Monday, July 25, 2011

Proving We Are Not A Christian Nation

Conservative Christians, who believe the United States was chosen by the one, true God to be his nation founded on God's principles, ignore Christ's summation of the law and the prophets in order to become Republicans.  These Republicans daily demonstrate to the world we are not a Christian nation as they focus on money not people.  If they win the debt ceiling crisis by destroying Social Security, Medicare and Medicaid, they will have definitively proved that our government is free of any divine direction.

Christ said that there were two commands that summed up all of God's teachings.  Love God and love your neighbor as yourself.  When asked who is your neighbor, Jesus told the parable of the Good Samaritan.  In it, a Samaritan (Jews despised Samaritans at the time) helps a man that has been mugged and robbed.  The man is a total stranger.  The Samaritan cares for the man, then pays for his future care.  He tells those caring for the injured man that he will check to see they have carried out his wishes.

What can be clearer?  Christians are to take care of the strangers in our midst who have been attacked by forces outside their control. Christians are not to just take care of them personally if they can, but to see that strangers are cared for.  Christians are to check on the stranger's continued welfare.  In a modern society of millions, how can Christians do this?  Christians can enable a surrogate to act for them.  The government becomes our Good Samaritan.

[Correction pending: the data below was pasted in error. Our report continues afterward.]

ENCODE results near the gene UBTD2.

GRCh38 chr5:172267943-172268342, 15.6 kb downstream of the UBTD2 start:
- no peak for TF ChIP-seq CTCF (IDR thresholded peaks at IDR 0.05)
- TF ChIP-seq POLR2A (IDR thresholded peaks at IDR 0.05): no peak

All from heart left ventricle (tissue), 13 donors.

Republicans do not believe in the Good Samaritan.  I have been repeatedly told that they have no obligation to help anyone outside their immediate family.  That they have no obligation to help those who cannot help themselves.  To the contrary, the Republicans consider those that cannot help themselves defective and a drag on society: they should be abandoned.

Those Republicans who call themselves Christians hold those same views.  One such person in my own church told me that a member of our church who had taken in his grandchildren should not have done so.  That church member should have saved the money he spent taking care of grandchildren so when his health failed he could take care of himself and not ask the church for help. ( He had asked for help. The church did not help. I no longer attend that church.)

Time and again, so-called Christians have written that they will not help people who do not work.  These Christians assume that those not working don't because they are lazy.  Interestingly, when Jesus talks about judgment, he does not say we should check on why a person was hungry, why they are sick, or why they are in prison. Jesus says feed them, take care of them and visit them if you want God to claim you as his own. Republicans have become the goats described in Matthew 25:31-47, turned away by God on judgment day.